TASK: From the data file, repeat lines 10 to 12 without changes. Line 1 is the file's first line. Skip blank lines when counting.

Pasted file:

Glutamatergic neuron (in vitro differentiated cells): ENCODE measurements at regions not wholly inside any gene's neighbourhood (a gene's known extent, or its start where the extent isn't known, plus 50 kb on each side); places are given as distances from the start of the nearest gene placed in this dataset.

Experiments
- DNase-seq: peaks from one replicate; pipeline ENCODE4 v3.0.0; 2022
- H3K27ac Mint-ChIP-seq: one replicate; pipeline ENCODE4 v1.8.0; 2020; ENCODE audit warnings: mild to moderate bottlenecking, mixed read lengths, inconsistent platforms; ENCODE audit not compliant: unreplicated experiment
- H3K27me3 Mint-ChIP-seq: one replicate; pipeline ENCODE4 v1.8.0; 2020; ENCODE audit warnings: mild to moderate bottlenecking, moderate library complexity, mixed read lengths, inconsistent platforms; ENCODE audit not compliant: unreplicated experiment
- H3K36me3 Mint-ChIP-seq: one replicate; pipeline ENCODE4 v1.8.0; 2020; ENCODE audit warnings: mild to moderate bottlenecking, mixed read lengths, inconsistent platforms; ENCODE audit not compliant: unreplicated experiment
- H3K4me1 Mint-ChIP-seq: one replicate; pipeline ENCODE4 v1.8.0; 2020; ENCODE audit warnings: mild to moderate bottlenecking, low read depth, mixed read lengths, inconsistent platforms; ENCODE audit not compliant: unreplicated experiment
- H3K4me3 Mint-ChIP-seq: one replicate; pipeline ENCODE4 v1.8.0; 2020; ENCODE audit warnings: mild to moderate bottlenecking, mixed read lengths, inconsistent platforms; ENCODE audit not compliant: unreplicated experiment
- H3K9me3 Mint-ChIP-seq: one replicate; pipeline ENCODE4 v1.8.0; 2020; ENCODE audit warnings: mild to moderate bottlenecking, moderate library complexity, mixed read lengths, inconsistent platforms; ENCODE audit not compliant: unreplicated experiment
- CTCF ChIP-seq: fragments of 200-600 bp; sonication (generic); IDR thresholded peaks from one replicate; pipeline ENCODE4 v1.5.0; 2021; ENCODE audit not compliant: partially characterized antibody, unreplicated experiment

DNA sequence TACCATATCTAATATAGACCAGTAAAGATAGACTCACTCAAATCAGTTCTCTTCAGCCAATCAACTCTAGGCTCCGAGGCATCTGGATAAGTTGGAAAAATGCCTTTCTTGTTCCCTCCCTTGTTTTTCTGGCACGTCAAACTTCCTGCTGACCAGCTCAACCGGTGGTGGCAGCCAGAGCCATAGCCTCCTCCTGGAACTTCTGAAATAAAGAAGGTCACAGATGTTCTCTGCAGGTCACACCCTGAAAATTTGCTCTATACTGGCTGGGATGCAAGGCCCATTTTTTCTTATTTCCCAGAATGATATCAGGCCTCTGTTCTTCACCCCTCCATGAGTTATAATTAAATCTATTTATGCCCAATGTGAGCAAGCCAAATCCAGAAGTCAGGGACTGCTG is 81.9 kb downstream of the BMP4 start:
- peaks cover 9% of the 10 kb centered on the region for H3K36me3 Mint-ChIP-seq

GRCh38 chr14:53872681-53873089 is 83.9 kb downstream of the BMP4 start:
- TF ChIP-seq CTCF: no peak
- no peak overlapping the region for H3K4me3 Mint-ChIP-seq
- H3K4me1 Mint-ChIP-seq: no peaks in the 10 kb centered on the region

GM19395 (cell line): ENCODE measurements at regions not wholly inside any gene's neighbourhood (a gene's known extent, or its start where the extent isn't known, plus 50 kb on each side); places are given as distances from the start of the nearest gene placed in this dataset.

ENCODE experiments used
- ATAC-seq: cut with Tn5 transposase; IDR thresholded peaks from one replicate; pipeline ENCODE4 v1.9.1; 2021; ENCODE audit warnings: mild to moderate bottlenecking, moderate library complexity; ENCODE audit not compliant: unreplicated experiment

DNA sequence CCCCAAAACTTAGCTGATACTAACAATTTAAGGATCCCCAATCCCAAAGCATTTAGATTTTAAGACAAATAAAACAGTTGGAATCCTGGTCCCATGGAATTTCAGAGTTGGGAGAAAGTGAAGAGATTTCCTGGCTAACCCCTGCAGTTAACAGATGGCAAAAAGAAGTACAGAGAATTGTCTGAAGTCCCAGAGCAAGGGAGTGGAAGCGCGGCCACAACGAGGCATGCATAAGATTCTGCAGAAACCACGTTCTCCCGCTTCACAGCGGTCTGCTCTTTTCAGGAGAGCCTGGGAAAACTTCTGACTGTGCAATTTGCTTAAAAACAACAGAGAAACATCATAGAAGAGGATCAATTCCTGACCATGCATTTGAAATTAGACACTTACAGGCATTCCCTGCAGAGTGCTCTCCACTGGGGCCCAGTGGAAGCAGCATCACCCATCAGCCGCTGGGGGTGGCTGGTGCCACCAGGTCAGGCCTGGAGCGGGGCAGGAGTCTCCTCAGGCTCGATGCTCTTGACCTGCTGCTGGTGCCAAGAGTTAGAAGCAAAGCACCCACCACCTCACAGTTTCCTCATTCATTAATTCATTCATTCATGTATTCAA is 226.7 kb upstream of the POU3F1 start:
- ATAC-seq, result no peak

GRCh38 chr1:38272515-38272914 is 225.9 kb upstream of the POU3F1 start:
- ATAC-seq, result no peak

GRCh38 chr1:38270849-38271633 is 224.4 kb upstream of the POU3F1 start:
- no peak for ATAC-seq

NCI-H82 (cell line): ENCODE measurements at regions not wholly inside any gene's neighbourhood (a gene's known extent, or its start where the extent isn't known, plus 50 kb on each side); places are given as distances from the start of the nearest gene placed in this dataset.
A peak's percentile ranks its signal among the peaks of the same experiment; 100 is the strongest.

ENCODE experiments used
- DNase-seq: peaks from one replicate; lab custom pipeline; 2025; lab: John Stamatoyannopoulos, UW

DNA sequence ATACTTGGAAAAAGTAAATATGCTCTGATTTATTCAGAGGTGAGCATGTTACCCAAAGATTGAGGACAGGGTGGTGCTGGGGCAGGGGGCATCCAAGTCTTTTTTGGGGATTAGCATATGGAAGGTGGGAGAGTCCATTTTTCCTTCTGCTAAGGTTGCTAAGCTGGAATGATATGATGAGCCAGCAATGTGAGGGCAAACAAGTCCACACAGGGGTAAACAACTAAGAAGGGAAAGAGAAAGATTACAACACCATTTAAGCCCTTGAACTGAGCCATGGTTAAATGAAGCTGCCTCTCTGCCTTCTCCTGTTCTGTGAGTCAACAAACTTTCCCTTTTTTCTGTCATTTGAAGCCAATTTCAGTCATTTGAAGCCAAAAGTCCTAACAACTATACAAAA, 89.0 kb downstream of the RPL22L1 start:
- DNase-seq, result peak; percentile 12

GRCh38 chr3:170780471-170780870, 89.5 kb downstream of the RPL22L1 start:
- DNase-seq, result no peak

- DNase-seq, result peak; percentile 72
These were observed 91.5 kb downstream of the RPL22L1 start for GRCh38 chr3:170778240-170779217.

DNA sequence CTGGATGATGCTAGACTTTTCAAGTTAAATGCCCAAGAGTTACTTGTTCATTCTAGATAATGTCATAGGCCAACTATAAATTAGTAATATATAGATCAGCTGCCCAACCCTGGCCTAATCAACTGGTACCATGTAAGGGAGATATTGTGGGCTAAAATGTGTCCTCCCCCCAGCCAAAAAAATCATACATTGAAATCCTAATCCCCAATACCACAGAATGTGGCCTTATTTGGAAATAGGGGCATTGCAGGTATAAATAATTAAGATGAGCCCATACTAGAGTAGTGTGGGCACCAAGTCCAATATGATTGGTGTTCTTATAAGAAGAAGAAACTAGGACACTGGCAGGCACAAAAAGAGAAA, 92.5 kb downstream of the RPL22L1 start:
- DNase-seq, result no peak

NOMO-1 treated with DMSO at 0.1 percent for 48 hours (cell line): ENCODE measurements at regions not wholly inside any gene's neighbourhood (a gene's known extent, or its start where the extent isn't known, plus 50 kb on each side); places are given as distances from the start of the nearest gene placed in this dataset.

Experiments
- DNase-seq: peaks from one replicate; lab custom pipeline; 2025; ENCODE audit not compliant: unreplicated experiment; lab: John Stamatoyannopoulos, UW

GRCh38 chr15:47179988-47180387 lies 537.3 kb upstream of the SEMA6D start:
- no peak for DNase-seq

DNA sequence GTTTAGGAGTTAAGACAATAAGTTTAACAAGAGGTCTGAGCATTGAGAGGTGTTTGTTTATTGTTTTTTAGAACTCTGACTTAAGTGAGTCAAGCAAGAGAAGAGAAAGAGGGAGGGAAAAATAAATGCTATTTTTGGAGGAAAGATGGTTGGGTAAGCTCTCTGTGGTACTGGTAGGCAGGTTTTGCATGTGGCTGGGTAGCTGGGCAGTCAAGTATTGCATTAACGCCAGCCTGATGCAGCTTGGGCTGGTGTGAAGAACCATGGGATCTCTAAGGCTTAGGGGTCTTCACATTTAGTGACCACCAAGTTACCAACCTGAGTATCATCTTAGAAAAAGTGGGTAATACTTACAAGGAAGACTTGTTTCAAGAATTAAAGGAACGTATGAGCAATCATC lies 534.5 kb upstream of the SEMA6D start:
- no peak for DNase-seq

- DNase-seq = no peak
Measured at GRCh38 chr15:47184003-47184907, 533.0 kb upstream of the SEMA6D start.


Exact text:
- CTCF ChIP-seq: fragments of 200-600 bp; sonication (generic); IDR thresholded peaks from one replicate; pipeline ENCODE4 v1.5.0; 2021; ENCODE audit not compliant: partially characterized antibody, unreplicated experiment

DNA sequence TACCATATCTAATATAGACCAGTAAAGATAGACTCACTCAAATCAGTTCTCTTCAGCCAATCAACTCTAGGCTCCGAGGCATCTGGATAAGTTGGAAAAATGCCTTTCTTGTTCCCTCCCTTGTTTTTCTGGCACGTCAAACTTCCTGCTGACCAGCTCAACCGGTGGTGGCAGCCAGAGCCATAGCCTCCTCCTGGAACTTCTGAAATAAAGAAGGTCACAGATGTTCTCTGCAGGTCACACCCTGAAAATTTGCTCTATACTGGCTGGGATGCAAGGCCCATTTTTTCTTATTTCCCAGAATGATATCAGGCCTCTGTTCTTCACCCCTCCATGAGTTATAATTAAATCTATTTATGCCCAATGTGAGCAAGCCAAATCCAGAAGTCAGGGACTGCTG is 81.9 kb downstream of the BMP4 start:
- peaks cover 9% of the 10 kb centered on the region for H3K36me3 Mint-ChIP-seq